where is an i-th channel of the input concatenated for multiple data samples, and is i-th channel of the filter, both are reshaped into matrices. Vector is the coefficient vector for channel selection. If the value then the corresponding channel can be pruned. In order to solve the problem, the norm is relaxed to and the minimization is formulated as follows:


The minimization is performed in two steps by fixing or and solving the corresponding sub-problems.

3.3 Level 3. Compression based on training

Some compression methods require full training of the model. Either by fine-tuning an already trained model for a few training epochs, or training the model entirely from scratch. All of the procedures in the previous paragraphs can be extended this way into an iterative compression and fine-tuning scheme. Here we focus on probabilistic compression methods that need fine-tuning or training from scratch.

3.3.1 Probabilistic compression

Several methods have been proposed in the literature that add a, potentially probabilistic, multiplicative factor to each channel in the convolutional network. Such that we have for a single layer with input x, weight matrix W and output y:


with the same dimensionality as the output , and one or more learnable parameters that control the gate. The idea is that when equals 0, the output channel is off and can be removed from the network. The factor

can also be interpreted as a gate that is on or off. Similarly, in the probabilistic setting, if the gate is sampled close to 0 with a high likelihood or has a very high variance, the channel can be removed. This multiplicative factor is regularized by a penalty term in the loss function, such that during training the network optimizes for the trade-off between the loss function and the model complexity as follows:


where is the original loss function, a differentiable function of the complexity of the network, parametrized by (learnable) parameters that control the gates, and a trade-off factor between the two loss functions. In all methods,

is a hyperparameter that is set by the user.


The technique from Louizos et al. (2018) applies the -norm to channels in the neural network. The -norm is defined as , the amount of non-zero entries in a vector . Generally, this norm cannot be optimized directly, but the paper extends the continuous relaxation trick from Maddison et al. (2016); Jang et al. (2017) to optimize the gates. Louizos et al. (2018) introduces the hard-concrete distribution for the gate, which is a clipped version of the concrete distribution:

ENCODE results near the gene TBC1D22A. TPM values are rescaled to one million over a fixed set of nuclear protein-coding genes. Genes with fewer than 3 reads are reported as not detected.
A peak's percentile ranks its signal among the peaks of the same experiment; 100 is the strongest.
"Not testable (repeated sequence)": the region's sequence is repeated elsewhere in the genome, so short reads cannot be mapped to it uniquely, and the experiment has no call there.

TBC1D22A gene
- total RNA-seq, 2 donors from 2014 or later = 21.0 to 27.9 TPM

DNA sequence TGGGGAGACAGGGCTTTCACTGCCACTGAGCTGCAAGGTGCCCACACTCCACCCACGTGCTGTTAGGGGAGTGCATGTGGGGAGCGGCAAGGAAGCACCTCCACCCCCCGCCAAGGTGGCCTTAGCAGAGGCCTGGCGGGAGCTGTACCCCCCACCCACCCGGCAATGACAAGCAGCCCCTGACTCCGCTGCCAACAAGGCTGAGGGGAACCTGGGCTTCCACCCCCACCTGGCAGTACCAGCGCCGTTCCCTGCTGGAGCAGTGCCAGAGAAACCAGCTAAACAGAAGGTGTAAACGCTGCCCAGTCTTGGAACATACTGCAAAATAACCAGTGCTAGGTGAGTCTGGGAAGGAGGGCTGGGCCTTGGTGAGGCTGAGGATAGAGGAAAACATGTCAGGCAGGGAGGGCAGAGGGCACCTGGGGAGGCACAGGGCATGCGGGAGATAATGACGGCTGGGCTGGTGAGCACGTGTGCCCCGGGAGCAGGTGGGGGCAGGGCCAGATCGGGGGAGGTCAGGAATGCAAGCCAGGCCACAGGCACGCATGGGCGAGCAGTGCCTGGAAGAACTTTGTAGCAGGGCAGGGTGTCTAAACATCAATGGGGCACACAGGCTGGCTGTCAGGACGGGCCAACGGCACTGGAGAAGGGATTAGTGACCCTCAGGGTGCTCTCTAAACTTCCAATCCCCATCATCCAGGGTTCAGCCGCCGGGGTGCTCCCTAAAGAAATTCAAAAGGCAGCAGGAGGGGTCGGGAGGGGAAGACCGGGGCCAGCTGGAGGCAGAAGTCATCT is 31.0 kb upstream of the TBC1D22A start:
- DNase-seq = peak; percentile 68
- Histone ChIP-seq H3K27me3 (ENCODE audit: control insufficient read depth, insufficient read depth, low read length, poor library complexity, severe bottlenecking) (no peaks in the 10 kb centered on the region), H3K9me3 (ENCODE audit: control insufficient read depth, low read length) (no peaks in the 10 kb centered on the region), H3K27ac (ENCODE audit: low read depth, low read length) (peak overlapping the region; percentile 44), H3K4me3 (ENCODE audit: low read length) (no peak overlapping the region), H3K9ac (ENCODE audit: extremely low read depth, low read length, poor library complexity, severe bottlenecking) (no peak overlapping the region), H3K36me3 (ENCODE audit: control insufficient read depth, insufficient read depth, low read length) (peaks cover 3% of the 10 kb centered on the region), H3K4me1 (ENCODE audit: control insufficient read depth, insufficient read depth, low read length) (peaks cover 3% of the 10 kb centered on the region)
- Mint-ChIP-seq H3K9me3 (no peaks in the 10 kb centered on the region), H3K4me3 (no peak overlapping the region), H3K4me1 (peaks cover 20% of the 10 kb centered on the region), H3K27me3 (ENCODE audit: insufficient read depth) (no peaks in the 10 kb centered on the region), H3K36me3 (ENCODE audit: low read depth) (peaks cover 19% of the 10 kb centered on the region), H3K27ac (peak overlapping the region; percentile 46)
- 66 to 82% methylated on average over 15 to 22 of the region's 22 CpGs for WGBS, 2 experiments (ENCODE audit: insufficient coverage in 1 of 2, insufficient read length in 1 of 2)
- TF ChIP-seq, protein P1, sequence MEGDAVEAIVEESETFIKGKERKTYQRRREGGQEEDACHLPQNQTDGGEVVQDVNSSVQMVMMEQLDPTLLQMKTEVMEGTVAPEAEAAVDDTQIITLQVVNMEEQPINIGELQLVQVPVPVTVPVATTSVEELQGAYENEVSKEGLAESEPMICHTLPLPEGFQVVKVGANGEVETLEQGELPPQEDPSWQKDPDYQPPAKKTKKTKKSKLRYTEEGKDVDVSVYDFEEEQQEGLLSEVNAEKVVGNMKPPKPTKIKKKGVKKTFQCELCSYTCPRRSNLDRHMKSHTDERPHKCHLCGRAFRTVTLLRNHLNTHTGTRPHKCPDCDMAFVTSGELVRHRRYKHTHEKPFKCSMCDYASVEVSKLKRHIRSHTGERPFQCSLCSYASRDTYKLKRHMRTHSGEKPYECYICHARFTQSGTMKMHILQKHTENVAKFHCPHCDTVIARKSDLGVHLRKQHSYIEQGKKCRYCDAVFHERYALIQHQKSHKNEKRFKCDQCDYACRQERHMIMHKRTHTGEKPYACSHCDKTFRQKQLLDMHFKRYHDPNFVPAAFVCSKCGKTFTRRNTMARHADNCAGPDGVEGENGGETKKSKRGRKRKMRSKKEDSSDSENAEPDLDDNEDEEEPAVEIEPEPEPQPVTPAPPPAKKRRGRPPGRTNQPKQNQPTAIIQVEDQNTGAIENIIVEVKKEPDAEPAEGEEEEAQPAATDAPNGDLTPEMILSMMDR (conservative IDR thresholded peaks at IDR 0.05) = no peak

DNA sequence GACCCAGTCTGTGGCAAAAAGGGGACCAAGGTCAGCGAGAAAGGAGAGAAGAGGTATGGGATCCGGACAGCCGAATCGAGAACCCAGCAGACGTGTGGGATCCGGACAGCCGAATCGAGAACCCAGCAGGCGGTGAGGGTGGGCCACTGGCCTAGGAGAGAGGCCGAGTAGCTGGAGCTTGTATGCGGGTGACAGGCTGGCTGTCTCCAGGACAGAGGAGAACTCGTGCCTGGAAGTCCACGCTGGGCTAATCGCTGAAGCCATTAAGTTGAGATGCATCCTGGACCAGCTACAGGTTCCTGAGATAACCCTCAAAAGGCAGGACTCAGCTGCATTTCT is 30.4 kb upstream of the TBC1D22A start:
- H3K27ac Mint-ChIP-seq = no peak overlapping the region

Each channel in a convolutional network is multiplied with one gate , which is parametrized by parameter . In the forward pass, a sample is drawn from the hard-concrete distribution for each gate, creating a stochastic optimization procedure. is the temperature parameter, set as

in the paper, which controls the skew of the sigmoid. Parameters

are stretching factors for clipping some values to actual 0s and 1s, which are set to and

, respectively. The method penalizes the probability that each gate is sampled as

. Channels corresponding to gates that have a low probability of being active can be removed from the network. This corresponds to a small parameter . The regularization factor chosen here is:


where is the total number of gates in the network.

Variational Information Bottleneck.

Dai et al. (2018) introduces a Gaussian gate that is multiplied with each channel in the network. In the forward pass, a sample is drawn from the Gaussian by using the reparametrization trick from Kingma et al. (2015). This corresponds to gates such that:


where and

are learnable parameters, corresponding to the mean and standard deviation of the Gaussian. The corresponding regularization factor is derived to be


where again, is the number of gates in the network. The channels that have a small ratio can be removed from the network, as they are either multiplied with a small mean value or have a very large variance.

The methods from Louizos et al. (2017) and Neklyudov et al. (2017) are variants of this method with different regularization functions .

3.4 Compression ratio selection for whole-model compression

Per layer compression ratio selection is one of the important aspects of neural network compression. In this section we introduce two different methods for compression ratio selection which we used for our experiments.

3.4.1 Equal accuracy loss

To compare different SVD and tensor decomposition based compression techniques in similar settings, we suggest using the following ratio selection method. The main advantage of this method is that it can be defined for any decomposition approach in a similar way.